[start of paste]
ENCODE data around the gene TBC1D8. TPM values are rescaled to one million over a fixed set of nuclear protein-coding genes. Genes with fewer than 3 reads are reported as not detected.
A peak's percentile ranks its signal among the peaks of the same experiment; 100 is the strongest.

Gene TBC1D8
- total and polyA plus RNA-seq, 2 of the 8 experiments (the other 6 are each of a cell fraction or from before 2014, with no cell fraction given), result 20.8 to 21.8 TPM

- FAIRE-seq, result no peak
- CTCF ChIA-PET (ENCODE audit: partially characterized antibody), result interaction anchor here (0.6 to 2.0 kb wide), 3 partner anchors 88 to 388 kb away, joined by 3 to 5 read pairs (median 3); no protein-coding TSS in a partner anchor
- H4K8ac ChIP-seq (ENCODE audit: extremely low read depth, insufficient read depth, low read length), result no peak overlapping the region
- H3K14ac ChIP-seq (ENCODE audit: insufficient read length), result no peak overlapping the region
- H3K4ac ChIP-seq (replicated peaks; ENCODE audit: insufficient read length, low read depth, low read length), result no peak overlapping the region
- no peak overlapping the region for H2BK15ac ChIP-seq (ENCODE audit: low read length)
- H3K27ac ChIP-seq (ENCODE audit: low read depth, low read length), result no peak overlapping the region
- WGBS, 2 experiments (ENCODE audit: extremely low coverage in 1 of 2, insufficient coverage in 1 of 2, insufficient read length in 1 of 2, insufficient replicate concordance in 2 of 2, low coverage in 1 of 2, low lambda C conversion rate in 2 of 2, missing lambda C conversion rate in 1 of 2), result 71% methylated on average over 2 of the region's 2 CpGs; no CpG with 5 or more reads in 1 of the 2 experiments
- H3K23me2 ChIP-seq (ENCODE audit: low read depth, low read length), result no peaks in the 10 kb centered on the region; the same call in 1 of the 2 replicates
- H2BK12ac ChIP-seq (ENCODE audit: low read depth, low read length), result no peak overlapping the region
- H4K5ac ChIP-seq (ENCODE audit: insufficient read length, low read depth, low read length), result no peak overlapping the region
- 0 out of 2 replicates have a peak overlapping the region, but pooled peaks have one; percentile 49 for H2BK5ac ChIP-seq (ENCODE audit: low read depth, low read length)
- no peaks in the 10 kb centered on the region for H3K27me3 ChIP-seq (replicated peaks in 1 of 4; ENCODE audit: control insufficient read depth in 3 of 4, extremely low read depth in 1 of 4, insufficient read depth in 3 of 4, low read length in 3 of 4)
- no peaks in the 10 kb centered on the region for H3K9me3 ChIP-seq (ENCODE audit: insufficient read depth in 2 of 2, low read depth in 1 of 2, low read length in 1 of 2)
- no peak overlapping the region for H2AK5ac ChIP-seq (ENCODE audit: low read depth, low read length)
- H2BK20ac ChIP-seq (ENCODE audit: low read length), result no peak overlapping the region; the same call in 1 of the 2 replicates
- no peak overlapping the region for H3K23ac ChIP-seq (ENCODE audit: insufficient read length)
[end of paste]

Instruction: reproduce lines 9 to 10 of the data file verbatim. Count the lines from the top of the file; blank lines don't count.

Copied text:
- H3K4ac ChIP-seq (replicated peaks; ENCODE audit: insufficient read length, low read depth, low read length), result no peak overlapping the region
- no peak overlapping the region for H2BK15ac ChIP-seq (ENCODE audit: low read length)